He described himself as an “above-average not-great player,” but maybe flag that for excess of modesty, because Johnny Peirson was a very proficient goalscorer in the 11 seasons he played the right wing for the Boston Bruins between 1946 and 1958, scoring 20 goals in four of those campaigns, and finishing among the NHL’s top ten scorers three times.
Peirson, who was born in Winnipeg in 1925, died on April 16 at the age of 95. The Bruins’ alumni site has an obituary, here. After 98-year-old former Detroit Red Wing Steve Wochy, Peirson was the second-oldest NHLer.
Peirson got much of his hockey upbringing in Montreal, where he chased high-school pucks for Westmount Academy before joining the Montreal Junior Canadiens. After a stint in the Canadian Army, he studied and skated at McGill. In 1946, he signed for Boston’s AHL farm team, the Hershey Bears, for a princely $4,500.
As a rookie with the Bruins, Peirson found a berth on what teammate Woody Dumart dubbed the “Muscles Line,” for the irony: at 5’11” and 170 pounds, 22-year-old Peirson was the bulk of a unit that also counted centre Paul Ronty (6’, 150) and left winger Kenny Smith (5’7”, 155).
“I would say I was above average because I was a better balanced player,” he told writer Frank Pagnucco, “a forward that knew how to backcheck. I had some defensive skills as well as being able to find the net sometimes.”
The first time he retired was in 1954, when he was 28. He stashed his skates to go into the furniture business with his father-in-law, across the river from Boston in Cambridge. He unretired after a year, rejoining the Bruins in 1955. His first game back, he played on a line with Cal Gardner and Vic Stasiuk, scoring a goal and setting up another to spark the Bruins to a 4-1 home win over the Chicago Black Hawks.
He played three seasons, after his comeback, and could have kept it going beyond that, maybe, but decided not to. “You reach a point in your career where you realized you’ve lost half a step,” he said, looking back. “In those days, with six teams, there weren’t a lot of places to go. I had a job offer which I had to weigh against the possibility of making the team again or moving to another team … and with four kids, that didn’t make any sense.”
Regrets? Hockey-wise, he had at least a couple. “I’d have given my eyeteeth to play on a Stanley Cup winner,” he once said. He also wished he’d worked harder on developing his upper-body strength — his, well, muscles. “I would have been a better player. I lost a lot of battles and wasn’t able to do what I would like to have done from the point of view of strength.”
While the Bruins Peirson played for never won a Stanley Cup, he was at close hand when the team started winning championships in the late 1960s, serving as a long-time colour analyst on Bruins’ TV and radio broadcasts alongside Fred Cusick.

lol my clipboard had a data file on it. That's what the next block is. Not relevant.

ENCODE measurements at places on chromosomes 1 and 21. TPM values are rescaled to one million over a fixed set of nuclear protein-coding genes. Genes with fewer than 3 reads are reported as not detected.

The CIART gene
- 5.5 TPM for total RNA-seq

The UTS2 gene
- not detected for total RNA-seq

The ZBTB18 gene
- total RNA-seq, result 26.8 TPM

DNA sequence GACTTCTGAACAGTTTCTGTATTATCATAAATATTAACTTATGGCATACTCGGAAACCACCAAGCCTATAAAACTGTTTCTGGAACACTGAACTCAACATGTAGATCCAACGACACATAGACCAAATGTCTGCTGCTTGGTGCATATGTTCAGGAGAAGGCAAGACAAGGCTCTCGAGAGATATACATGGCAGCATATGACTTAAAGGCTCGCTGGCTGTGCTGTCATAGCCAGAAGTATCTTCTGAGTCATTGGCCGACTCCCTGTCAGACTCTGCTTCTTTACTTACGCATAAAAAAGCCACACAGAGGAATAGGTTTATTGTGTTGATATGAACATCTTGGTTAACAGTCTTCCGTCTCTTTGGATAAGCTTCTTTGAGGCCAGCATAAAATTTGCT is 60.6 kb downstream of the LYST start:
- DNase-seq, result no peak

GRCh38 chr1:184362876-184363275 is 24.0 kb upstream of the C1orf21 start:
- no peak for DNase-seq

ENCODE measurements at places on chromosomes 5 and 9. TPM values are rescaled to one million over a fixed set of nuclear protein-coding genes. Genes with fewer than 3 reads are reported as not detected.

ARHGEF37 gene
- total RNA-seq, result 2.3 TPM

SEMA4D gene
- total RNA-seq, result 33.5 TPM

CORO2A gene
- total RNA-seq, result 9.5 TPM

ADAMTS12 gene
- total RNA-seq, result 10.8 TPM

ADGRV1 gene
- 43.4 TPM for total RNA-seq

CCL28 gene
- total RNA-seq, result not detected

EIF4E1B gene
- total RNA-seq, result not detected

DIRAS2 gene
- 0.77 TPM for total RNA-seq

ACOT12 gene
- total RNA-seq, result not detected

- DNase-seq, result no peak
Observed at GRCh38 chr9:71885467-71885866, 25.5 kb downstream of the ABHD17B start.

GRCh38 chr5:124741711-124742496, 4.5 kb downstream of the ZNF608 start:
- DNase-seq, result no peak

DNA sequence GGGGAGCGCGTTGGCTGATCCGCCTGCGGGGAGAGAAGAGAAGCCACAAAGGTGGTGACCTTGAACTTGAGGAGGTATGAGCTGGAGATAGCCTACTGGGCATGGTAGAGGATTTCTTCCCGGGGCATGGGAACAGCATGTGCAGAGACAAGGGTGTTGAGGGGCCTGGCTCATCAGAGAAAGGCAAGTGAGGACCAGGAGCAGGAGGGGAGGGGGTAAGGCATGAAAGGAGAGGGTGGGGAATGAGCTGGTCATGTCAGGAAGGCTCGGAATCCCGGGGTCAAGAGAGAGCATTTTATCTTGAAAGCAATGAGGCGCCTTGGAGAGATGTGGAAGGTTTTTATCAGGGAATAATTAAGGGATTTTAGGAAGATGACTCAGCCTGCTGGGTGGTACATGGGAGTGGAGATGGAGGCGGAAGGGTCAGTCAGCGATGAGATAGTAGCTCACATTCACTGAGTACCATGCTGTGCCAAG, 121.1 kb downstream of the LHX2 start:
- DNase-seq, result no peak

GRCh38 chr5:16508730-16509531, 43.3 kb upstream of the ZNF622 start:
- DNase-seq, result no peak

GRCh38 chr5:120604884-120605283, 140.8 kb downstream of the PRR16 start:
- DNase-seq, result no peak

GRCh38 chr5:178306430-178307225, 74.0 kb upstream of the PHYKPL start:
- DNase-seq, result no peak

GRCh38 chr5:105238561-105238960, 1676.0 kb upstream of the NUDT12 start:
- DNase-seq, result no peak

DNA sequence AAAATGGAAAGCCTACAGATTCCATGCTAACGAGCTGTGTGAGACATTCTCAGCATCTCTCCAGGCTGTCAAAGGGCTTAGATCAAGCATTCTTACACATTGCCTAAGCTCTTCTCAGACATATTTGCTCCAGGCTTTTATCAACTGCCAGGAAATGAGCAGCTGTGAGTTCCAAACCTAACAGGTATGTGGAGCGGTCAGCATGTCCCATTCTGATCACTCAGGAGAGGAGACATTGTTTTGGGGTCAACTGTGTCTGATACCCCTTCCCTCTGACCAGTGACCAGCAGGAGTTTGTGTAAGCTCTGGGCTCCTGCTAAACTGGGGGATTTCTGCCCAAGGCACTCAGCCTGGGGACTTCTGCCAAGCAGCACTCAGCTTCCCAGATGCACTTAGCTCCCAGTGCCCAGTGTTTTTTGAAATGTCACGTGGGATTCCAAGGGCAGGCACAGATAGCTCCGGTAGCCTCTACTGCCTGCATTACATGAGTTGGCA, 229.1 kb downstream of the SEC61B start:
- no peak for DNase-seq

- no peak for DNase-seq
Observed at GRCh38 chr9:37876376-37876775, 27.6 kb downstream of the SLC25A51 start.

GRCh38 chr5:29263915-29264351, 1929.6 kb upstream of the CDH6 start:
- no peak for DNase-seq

So sorry to hear the news that Bob Plager died in a car accident this afternoon in St. Louis. He was 78. Born in Kirkland Lake, Ontario, he was an original Blue, joining brothers Barclay and Bill in St. Louis in 1967 after starting his NHL career with the New York Rangers. He played 10 seasons on the St. Louis blueline, and continued with the Blues beyond his retirement as a scout, executive, and (briefly) head coach.
Saddened to hear this morning of Walter Gretzky’s death yesterday at the age of 82. Son Wayne posted a message late last night announcing the news on Twitter. The Toronto Star has an obituary of the world’s most famous hockey dad here, and Kevin McGran weighs in with a fond collection of Wally stories — along with a lovely image of the man himself in what always seemed like his natural habitat, the storied backyard rink back home in Gretzkytown, Brantford, Ontario.
Sorry to see the news today that long-time Toronto Star hockey writer Frank Orr has died. Born in 1936, he grew up on a farm in Hillsburgh, Ontario, northeast of Guelph, to which (as he later said) Foster Hewitt’s voice carried from the gondola at Maple Leaf Gardens in the 1940s. “You grew up with it — it was the Saturday night of your life,” he recalled. “We watched games on radio.”
He was a radio DJ before he started in newspapers, starting with the Cornwall Standard Freeholder and Guelph Daily Mercury before joining the Star’s sports department in 1961. Awarded the Elmer Ferguson Memorial Award and elected to the Hockey Hall of Fame as a member of the media in 1989, he said that witnessing Bobby Orr’s rise was one of the highlights of his career.
“I saw him play his first major junior game at the age of 13 for Oshawa and watching him grow from the little blond-haired kid into one of the greatest players of all time was a thrill.”
He noted, too, his admiration for Montreal defenceman Doug Harvey.
“He wasn’t necessarily the best to have ever played, but he was my personal favourite,” he said. “I was also a big admirer of Red Kelly for the simple reason that he was an all-star defenceman as well as an all-star centre.”
As well as treading the Leafs beat, Orr wrote more than 30 books, most of them non-fictional, there were novels, too, including a couple in the mid-’60s about a plucky young centre by the name of Buck Martin and, later, in 1983, the altogether bawdier Puck is a Four-Letter Word.
Sad news tonight that Ralph Backstrom has died at the age of 83. A son of Kirkland Lake, Ontario, he played parts of 13 seasons at centre for the Montreal Canadiens starting in the late 1950s and on through the ’60s, winning six Stanley Cups and a Calder Trophy along the way. He skated for the Los Angeles Kings, too, and the Blackhawks in Chicago. In the WHA, he played for Chicago’s Cougars as well as the Denver Spurs/Ottawa Civics, and the New England Whalers. He later coached at the University of Denver and with the IHL Phoenix Roadrunners. He was a founder, too, of the Avalanche’s AHL affiliate, the Colorado Eagles.
Dave Stubbs has a good look at Backstrom’s memorable career at NHL.com, here.
(Top Image: Louis Jaques, Library and Archives Canada)